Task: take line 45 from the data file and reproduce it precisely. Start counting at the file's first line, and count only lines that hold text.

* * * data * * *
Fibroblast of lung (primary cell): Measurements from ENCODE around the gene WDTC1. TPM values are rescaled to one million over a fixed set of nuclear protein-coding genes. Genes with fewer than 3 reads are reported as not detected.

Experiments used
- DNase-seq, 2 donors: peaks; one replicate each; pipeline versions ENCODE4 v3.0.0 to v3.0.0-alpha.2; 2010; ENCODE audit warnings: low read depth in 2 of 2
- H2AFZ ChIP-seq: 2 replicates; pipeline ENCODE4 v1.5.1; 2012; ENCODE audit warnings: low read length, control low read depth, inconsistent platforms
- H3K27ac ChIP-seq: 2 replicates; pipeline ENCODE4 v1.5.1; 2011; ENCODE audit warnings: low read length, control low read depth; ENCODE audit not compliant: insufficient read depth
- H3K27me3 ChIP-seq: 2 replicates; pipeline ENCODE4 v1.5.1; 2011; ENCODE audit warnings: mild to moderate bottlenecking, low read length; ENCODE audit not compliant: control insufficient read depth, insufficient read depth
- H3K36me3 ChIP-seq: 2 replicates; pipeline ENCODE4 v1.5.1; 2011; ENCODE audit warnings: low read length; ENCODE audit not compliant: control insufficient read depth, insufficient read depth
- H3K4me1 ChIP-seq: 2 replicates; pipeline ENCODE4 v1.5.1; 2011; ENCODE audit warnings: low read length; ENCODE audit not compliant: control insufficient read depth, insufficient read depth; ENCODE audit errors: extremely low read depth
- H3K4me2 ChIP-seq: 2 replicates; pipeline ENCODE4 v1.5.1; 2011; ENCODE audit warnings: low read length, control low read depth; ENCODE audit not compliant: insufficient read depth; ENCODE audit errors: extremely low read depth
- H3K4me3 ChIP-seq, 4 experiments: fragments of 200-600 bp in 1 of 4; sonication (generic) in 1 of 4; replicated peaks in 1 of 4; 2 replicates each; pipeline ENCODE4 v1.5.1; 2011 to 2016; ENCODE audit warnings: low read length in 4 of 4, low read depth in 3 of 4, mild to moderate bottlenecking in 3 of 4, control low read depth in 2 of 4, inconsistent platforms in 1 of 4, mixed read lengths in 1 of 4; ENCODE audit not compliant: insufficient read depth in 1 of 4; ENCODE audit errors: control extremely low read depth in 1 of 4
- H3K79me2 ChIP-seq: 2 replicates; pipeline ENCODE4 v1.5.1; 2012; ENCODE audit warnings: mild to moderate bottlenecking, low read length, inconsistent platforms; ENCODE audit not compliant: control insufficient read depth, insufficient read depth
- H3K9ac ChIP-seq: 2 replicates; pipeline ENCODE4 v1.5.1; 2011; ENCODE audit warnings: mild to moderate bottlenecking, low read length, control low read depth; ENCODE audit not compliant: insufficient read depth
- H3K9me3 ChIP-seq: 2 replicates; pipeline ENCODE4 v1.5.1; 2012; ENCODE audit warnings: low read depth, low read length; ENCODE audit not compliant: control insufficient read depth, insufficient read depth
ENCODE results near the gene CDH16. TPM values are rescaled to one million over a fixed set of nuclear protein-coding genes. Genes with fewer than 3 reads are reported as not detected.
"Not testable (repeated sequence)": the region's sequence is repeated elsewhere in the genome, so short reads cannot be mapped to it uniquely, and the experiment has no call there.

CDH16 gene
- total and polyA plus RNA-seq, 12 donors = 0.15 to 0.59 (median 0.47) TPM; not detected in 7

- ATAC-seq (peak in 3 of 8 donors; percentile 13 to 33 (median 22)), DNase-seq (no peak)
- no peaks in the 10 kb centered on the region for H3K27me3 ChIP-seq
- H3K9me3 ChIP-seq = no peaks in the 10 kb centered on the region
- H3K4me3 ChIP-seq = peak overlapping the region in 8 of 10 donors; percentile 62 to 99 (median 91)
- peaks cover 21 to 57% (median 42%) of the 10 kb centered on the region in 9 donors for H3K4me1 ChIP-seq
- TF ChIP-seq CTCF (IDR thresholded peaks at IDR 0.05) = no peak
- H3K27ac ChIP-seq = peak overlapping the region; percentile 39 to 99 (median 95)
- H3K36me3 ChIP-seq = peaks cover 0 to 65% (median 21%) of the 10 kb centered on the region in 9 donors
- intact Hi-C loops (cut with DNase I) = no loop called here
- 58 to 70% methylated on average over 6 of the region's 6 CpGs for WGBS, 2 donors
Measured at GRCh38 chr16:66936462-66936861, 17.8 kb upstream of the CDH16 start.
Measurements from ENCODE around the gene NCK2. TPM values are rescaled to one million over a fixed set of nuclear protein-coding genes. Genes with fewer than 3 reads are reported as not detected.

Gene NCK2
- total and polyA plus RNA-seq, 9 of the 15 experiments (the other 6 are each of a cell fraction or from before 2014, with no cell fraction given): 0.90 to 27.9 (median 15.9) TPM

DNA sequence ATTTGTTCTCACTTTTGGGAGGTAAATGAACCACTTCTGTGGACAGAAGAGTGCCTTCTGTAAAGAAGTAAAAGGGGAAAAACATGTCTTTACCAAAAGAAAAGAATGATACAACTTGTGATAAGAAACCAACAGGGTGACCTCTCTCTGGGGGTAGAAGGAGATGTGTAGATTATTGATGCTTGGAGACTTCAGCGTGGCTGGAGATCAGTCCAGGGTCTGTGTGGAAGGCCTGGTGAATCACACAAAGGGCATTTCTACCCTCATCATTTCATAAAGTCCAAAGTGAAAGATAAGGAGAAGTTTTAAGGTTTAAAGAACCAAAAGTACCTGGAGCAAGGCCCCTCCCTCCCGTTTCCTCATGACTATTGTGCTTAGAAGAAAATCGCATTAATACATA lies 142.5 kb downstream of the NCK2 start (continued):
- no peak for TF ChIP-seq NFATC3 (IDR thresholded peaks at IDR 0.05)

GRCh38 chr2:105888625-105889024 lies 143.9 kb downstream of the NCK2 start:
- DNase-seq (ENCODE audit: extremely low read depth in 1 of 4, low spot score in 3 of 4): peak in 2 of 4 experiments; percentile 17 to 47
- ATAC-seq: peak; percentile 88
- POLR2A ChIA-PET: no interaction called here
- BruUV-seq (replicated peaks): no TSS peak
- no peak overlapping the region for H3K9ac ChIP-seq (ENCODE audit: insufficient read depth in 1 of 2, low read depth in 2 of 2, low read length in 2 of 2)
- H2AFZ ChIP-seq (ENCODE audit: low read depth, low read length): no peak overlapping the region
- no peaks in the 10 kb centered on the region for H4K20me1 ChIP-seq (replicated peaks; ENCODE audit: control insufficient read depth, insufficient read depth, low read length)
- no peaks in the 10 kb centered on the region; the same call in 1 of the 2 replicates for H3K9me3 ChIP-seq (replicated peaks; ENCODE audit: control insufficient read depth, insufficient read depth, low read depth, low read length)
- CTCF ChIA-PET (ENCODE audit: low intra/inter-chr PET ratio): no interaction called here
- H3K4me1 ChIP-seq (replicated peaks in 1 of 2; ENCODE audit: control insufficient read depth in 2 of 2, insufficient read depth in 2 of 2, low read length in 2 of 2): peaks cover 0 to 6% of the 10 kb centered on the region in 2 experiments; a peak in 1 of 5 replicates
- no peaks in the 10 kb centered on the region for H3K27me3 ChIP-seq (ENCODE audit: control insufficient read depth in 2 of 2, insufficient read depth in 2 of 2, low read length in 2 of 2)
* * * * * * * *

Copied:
- no peaks in the 10 kb centered on the region for H3K27me3 ChIP-seq (ENCODE audit: control insufficient read depth in 2 of 2, insufficient read depth in 2 of 2, low read length in 2 of 2)